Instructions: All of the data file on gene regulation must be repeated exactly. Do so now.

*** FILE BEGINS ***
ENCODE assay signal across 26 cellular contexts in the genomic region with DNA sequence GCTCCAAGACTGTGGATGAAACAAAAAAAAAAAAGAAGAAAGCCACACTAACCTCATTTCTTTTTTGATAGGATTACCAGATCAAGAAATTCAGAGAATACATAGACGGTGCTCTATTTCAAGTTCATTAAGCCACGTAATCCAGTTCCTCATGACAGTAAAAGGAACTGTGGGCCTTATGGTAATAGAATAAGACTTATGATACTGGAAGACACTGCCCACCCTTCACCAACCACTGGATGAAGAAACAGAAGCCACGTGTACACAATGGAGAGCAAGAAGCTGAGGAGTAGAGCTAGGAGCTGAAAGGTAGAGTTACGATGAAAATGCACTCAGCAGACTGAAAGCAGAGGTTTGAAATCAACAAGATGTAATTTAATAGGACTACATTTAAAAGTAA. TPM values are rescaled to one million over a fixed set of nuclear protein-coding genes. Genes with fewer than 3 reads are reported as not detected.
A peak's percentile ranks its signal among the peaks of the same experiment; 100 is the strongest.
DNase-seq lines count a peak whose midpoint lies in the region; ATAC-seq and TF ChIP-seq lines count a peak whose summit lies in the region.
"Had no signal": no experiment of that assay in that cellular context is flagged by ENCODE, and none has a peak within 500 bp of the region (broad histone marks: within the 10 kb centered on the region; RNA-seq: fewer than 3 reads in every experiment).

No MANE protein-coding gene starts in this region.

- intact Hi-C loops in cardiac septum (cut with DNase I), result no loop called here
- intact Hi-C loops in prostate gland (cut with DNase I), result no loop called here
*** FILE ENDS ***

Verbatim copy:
ENCODE assay signal across 26 cellular contexts in the genomic region with DNA sequence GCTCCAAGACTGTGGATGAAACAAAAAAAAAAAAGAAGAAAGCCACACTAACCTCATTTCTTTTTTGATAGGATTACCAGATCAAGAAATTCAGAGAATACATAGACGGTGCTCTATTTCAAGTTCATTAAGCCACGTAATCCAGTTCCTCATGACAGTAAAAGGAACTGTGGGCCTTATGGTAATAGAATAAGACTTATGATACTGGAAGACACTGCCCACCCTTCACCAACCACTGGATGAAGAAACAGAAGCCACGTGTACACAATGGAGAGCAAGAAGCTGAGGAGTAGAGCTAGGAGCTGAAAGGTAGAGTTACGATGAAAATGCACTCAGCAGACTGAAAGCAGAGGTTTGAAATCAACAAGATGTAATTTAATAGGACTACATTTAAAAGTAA. TPM values are rescaled to one million over a fixed set of nuclear protein-coding genes. Genes with fewer than 3 reads are reported as not detected.
A peak's percentile ranks its signal among the peaks of the same experiment; 100 is the strongest.
DNase-seq lines count a peak whose midpoint lies in the region; ATAC-seq and TF ChIP-seq lines count a peak whose summit lies in the region.
"Had no signal": no experiment of that assay in that cellular context is flagged by ENCODE, and none has a peak within 500 bp of the region (broad histone marks: within the 10 kb centered on the region; RNA-seq: fewer than 3 reads in every experiment).

No MANE protein-coding gene starts in this region.

- intact Hi-C loops in cardiac septum (cut with DNase I), result no loop called here
- intact Hi-C loops in prostate gland (cut with DNase I), result no loop called here